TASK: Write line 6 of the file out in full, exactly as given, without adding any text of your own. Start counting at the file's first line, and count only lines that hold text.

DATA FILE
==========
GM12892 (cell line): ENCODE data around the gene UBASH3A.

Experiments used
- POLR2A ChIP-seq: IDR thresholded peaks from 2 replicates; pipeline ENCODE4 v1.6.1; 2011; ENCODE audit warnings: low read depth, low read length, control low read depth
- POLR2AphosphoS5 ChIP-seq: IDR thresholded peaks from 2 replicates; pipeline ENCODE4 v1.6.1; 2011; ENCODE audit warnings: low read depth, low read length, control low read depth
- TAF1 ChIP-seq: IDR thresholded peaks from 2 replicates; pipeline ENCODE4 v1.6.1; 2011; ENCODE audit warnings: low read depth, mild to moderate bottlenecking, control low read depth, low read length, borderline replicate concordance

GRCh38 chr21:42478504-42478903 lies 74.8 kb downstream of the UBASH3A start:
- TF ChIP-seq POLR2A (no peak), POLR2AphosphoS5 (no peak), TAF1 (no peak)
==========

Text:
GRCh38 chr21:42478504-42478903 lies 74.8 kb downstream of the UBASH3A start: